In the following text, is "chance" a verb or a noun?
Very few did better than chance in spotting which was which.
Could I replace it with "guess"?
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Although the meaning is "Very few did better than they would have by random guessing", it is not possible to simply substitute the single word guess.
As noted in the comment, the single word chance is a noun but here it forms part of the structure did better than chance which is a standing for a verb such as excelled.
I assume that the expression is (as often seems to be the case when strange syntax or unfamiliar meanings are encountered) an ellipsis:
Very few did better than chance. Very few did better than [[mere]] chance [would predict].
Where even the second, expanded version is really a shortened form, of say:
Very few did better than a statistical analysis assuming random guessing on the part of the candidate would predict.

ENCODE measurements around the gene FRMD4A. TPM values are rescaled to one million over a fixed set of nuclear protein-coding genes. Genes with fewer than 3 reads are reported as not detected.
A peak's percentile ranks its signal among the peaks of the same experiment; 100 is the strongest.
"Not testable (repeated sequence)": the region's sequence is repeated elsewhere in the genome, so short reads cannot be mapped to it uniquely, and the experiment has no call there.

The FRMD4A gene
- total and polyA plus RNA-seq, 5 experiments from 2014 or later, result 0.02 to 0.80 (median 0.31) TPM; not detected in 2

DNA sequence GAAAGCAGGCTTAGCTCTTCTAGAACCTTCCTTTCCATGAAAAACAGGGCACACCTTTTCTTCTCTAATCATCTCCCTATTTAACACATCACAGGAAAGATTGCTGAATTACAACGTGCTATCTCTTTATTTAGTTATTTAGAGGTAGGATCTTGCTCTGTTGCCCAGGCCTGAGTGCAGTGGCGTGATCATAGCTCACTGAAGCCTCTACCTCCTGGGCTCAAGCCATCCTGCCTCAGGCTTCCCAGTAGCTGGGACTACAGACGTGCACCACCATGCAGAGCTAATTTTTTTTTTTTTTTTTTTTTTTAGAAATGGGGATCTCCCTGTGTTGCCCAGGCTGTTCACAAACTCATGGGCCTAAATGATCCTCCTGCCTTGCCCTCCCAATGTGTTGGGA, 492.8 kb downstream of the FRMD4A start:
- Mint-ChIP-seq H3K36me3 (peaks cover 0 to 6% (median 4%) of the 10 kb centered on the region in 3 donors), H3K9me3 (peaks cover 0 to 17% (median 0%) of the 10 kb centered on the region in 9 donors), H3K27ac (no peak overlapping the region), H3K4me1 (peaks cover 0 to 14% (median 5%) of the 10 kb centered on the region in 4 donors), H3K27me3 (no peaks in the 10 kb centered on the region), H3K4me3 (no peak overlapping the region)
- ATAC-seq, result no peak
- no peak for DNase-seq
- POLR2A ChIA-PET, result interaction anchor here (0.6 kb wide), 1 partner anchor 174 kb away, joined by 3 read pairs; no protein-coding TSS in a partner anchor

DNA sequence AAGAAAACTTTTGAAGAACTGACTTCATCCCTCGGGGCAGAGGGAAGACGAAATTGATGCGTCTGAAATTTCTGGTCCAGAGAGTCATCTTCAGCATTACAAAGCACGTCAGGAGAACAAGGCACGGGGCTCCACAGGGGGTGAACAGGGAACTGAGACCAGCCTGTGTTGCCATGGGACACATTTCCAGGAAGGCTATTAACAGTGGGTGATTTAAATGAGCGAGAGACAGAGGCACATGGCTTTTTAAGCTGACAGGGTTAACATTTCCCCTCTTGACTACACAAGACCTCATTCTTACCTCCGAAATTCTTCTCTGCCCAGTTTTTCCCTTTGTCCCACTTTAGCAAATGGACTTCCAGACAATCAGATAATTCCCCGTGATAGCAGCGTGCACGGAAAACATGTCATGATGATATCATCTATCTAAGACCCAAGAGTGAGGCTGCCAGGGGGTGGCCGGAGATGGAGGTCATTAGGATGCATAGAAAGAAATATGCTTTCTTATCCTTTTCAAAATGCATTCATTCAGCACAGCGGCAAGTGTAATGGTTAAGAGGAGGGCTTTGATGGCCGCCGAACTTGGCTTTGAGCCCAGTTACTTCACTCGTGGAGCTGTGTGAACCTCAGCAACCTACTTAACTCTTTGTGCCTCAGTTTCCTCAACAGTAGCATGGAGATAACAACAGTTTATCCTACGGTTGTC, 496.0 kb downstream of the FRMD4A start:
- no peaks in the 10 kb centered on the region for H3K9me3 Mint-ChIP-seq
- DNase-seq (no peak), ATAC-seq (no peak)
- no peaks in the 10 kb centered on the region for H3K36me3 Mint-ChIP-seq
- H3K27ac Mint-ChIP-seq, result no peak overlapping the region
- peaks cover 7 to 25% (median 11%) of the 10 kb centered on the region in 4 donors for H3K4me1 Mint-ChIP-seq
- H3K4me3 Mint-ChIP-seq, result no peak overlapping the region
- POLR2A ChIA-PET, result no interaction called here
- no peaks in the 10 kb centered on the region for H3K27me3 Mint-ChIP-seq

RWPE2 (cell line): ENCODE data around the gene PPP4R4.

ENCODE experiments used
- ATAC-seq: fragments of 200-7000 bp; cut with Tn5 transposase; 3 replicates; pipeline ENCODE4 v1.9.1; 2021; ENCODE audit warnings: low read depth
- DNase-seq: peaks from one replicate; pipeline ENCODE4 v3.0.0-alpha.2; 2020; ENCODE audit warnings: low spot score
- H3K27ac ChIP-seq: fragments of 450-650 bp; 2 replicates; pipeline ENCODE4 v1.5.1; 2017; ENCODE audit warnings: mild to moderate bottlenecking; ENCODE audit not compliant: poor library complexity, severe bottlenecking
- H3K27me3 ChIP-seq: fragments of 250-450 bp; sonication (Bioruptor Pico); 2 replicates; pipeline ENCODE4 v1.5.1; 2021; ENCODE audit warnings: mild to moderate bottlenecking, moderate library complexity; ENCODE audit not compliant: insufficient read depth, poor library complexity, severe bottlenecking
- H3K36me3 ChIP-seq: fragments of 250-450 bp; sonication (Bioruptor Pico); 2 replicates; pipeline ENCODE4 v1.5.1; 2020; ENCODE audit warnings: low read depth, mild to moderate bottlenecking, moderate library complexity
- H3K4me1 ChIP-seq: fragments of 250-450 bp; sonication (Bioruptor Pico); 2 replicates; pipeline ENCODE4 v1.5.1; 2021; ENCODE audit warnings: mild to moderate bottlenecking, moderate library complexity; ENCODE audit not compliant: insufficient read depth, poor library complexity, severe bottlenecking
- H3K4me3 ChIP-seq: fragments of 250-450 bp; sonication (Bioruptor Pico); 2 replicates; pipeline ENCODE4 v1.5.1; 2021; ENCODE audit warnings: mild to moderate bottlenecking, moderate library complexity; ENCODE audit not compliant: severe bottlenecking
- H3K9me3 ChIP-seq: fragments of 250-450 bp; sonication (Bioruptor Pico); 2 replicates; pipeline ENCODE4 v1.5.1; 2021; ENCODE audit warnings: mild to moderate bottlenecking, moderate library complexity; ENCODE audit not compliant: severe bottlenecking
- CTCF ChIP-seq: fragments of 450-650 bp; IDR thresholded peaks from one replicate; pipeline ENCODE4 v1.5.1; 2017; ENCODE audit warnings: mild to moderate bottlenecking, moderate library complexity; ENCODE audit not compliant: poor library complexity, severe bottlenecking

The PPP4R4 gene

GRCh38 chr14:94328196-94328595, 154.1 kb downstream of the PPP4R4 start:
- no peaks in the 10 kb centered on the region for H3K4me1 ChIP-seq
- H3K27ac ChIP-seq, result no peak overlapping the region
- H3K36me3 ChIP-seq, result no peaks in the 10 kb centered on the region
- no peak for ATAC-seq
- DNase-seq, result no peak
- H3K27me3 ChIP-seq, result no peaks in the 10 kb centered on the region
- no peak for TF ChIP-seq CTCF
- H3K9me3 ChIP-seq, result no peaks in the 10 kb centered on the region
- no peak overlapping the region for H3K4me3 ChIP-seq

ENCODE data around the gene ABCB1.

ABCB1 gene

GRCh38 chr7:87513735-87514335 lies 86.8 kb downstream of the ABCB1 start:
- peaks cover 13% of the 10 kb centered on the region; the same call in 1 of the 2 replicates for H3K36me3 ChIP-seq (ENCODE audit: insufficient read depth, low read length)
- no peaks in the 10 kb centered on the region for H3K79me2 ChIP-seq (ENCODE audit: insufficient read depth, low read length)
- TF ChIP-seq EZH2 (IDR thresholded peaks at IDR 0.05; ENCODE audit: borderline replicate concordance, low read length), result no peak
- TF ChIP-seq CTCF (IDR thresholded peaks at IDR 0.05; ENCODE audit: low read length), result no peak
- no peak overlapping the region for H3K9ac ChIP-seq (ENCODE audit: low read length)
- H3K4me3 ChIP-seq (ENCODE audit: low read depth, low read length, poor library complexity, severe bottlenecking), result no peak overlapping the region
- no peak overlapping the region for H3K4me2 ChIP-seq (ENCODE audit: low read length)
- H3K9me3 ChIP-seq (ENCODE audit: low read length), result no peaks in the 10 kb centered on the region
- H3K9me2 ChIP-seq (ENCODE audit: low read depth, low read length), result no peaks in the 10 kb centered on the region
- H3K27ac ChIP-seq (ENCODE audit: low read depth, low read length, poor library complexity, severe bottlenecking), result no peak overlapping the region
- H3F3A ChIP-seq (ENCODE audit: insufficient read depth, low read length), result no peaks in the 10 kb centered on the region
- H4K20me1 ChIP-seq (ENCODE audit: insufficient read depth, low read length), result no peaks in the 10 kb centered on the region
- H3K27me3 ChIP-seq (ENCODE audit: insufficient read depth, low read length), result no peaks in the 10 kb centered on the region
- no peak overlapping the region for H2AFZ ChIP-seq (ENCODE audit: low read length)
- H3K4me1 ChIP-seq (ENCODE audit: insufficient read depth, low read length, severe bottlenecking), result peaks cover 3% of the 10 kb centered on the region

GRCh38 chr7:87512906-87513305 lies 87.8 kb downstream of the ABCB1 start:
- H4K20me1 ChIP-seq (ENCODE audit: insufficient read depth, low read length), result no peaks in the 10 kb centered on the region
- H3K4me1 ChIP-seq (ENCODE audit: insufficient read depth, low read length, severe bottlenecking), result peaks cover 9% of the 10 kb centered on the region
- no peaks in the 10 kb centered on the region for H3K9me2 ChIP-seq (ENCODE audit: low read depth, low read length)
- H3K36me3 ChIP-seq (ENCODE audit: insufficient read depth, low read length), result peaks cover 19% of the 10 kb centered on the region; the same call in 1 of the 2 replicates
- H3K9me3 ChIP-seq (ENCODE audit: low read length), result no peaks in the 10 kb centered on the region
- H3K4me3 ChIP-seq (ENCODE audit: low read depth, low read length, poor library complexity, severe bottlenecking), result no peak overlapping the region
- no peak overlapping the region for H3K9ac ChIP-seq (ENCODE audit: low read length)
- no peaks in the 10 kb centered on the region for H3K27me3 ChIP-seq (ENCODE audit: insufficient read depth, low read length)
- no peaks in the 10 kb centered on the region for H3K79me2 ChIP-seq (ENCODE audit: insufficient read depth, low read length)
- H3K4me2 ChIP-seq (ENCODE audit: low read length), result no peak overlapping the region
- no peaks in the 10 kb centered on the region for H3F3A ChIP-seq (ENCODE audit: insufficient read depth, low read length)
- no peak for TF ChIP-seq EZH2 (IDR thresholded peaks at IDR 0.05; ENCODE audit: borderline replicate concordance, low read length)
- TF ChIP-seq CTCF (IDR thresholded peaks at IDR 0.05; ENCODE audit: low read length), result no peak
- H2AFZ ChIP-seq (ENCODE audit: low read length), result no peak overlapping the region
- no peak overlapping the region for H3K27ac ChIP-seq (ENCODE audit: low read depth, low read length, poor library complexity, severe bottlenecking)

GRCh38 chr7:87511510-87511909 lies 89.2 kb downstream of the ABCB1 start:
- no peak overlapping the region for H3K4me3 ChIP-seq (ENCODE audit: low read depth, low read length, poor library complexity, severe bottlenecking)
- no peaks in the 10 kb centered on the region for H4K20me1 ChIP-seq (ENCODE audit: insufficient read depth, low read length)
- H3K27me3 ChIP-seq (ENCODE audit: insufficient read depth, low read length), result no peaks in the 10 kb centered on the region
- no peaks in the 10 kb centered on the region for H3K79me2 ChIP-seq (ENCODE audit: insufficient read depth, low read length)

There is a very similar construction:
Very few did better than [they were] expected [to do] [by ...?]. Here, expected is a (relict?) past participle; I'm with Colin Fine when he moves towards saying that forcing a word-class on particular words in these ellipted constructions - especially a word-class referring back to a possible previous usage in a longer construction - seems counter-productive. Multi-word units (better than chance, better than expected) only really need analysing as to meaning and allowable variation (better than the examiners / his teachers / his classmates expected).